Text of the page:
No doubt about it, shooting rally racing is an endless struggle, but get things right – or at least a bit lucky – and the results can be well worth it. You can snap away until the memory cards are full and the batteries are drained and only go home with a handful of shots you’re proud of but on the long drive home, there’s a sense of accomplishment, of camaraderie, of witnessing something special. There’s something magical about rallying that makes it unlike any other form of motorsports. It’s the way the wind laps at your face. The way crisp country air, untamed brush, and speckled wildflowers mix with the hazy clouds of dust and race gas. The way the serene stillness of an untouched forest is broken so abruptly by the staccato engine notes of highly-strung race cars hammering between gears. There’s something about that dichotomy between the tranquility of nature and the wild frenzy of motorsports that created a unimaginable combination that will keep you coming back for more.
It’s that time of year again, folks.
The holiday season is upon us once again, and that means gifts. Fresh out of ideas? Worry not – we’ve got you covered.
Cinema Driver Movie Car Prints
Cinema Driver by Mainger is a ridiculously cool series of prints featuring the cars, bikes, vans, motorcycles and other forms of transportation that famous cinematic characters were known for. Perfect for the automotive movie buff!
Despite what your father-in-law tells you every time he’s over and there’s something broken in your house, not every guy carries a full set of tools around at all times – but with this handy set of key tools, there’s no need to! These heat-treated, blackened steel keys will help you rub it in his smug face the next time he calls you “unprepared”.
GuardsRed Design Watches
Be careful if you purchase one of these GuardsRed Design Watches for a friend or loved one – they have a tendency to give passerby whiplash with their eye-catching design and meticulous craftsmanship. Personal injury lawsuits are nothing to sniff at..
Leather Works Minnesota
Purveyor of fine, handcrafted, leather goods Leather Works Minnesota is more than just a local company – they’re the vendor of choice for our leather needs. Wallets, belts, travel accessories and much, much more are lovingly crafted by this Saint Paul-based establishment. It’s worth noting that due to their huge popularity and the fact that everything is made by hand, they recommend you allow 2 weeks for shipping during the holiday season.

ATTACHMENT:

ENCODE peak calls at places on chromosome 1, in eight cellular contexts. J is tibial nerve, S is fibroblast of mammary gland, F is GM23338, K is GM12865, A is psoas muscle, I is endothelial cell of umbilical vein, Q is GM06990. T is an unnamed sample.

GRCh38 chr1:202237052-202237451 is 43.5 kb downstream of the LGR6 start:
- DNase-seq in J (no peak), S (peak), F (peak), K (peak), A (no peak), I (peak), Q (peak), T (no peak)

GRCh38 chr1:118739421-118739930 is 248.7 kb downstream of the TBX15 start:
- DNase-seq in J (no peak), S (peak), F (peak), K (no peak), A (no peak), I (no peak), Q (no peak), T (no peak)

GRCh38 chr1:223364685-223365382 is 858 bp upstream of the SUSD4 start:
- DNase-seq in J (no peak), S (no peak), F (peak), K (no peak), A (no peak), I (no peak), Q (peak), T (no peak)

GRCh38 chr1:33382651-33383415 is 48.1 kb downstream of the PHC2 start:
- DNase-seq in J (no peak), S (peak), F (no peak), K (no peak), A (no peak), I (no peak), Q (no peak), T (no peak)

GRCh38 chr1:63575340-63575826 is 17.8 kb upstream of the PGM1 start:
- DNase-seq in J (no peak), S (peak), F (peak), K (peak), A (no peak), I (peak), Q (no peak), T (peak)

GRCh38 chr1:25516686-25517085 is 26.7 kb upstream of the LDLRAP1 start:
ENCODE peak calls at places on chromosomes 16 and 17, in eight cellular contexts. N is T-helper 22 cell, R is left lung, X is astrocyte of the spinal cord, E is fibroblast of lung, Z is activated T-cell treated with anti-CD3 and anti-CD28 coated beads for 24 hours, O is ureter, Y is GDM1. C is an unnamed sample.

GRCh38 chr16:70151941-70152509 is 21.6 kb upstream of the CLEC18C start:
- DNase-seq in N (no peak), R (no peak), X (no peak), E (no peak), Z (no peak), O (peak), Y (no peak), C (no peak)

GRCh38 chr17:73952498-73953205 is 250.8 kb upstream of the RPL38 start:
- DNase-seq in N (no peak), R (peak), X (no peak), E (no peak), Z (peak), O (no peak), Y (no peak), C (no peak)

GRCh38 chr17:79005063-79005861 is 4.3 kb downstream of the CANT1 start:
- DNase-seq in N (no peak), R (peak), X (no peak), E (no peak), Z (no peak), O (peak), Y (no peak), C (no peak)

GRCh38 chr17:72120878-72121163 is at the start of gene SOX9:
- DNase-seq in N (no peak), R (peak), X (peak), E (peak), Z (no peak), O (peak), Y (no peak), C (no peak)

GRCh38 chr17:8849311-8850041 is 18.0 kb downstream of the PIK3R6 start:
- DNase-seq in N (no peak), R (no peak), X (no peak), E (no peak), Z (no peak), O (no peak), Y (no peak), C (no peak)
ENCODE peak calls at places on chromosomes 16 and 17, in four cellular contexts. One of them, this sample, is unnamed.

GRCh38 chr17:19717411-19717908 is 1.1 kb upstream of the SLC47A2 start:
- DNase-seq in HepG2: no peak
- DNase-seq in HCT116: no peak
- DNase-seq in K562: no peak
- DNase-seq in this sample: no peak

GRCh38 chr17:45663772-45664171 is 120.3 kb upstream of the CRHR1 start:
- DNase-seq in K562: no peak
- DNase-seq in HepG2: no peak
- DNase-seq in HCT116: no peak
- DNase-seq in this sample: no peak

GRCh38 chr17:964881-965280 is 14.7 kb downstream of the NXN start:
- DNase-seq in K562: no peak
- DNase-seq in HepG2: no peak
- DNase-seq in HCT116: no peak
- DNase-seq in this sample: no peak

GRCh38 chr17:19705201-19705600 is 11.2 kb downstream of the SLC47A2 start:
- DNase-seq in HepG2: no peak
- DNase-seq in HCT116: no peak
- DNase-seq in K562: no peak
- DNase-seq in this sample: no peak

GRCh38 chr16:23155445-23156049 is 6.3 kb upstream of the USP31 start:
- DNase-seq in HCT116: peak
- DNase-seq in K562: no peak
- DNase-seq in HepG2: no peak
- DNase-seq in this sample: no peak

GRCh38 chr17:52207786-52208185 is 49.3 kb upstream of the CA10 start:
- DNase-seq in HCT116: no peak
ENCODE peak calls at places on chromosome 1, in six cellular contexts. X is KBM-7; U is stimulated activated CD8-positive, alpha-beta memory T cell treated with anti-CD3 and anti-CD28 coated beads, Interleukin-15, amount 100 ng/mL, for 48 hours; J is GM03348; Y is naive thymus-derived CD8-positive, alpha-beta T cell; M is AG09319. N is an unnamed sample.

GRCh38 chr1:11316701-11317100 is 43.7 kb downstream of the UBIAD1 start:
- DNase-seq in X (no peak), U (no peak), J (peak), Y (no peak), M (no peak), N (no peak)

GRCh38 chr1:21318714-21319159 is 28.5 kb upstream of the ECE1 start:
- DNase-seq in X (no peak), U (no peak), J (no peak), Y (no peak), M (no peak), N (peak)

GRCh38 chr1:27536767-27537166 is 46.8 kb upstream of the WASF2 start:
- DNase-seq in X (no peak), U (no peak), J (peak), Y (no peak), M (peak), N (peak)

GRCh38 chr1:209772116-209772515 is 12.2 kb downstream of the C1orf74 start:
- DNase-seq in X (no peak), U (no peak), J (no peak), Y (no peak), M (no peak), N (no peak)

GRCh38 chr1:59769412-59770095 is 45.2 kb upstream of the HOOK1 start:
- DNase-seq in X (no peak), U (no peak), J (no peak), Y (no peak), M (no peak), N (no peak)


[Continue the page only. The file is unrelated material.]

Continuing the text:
Triumph Street Twin – 900cc
For those who can’t get enough classic styling, but perhaps prefer modern reliability. The 2016 Triumph Street Twin replaces the existing base Bonneville model, with the welcome addition of an upgraded 900cc eight-valve, high torque motor. Updated from the ground up, this Bonnie gets a new chassis, new suspension, ride-by-wire throttle with traction control, slip assisted clutch, ABS, and LED lighting. Triumph were also so kind as to release a few custom ‘inspiration kits’ you can purchase as a package!
Liveried Egg Chairs
The perfect gift for the racing enthusiast in your life, these ‘egg chairs’ combine retro modern form with iconic styles to create functional automotive art. Using mid-century modern furniture as a canvas, Anthony Jannarelly and Benoit Fraylon create intricate designs that call back to the famous liveries of the legendary race cars of yesteryear.
Whether you’re giving a gift or simply indulging for yourself, these subscription boxes are sure to please. And the best part? You don’t have to leave your house to buy them. One of our favorites is DetailBox – every month you’ll receive 3 to 4 new sample products, which include polishes, waxes, tires polishes, etc. If you like the product they often have exclusive, member-only coupons for the full product! For the ladies in your life, we recommend Stitch Fix - clothing and accessories selected by a personal stylist and hand-delivered to her door.
Why water down your whiskey with ice? These stainless steel cubes (or balls, take your pick) will actually keep your drink colder than ice, for longer than ice – and they won’t dilute that heavenly flavor. If that’s not enough to sway you, they’re also completely non-porous, ensuring you’ll be able to use them over and over with no risk of cross-contamination.
BIR Track Day
Tired of watching races from the comfort of your couch? Want to hop in the drivers seat and take the bull by the horns? A BIR Track Day is an immersive racing experience unlike any other – and with the option to either track your personal car or take the wheel of a spec racer, there’s something for everyone!
Smartphone Garage Opener
This neat piece of tech from Chamberlain installs to your existing setup in minutes, and allows you to open and close your garage door from anywhere with your smartphone and a Wi-Fi connection! Never worry about having left your garage door open again – you can’t buy peace of mind like that.
Auto Floor Guard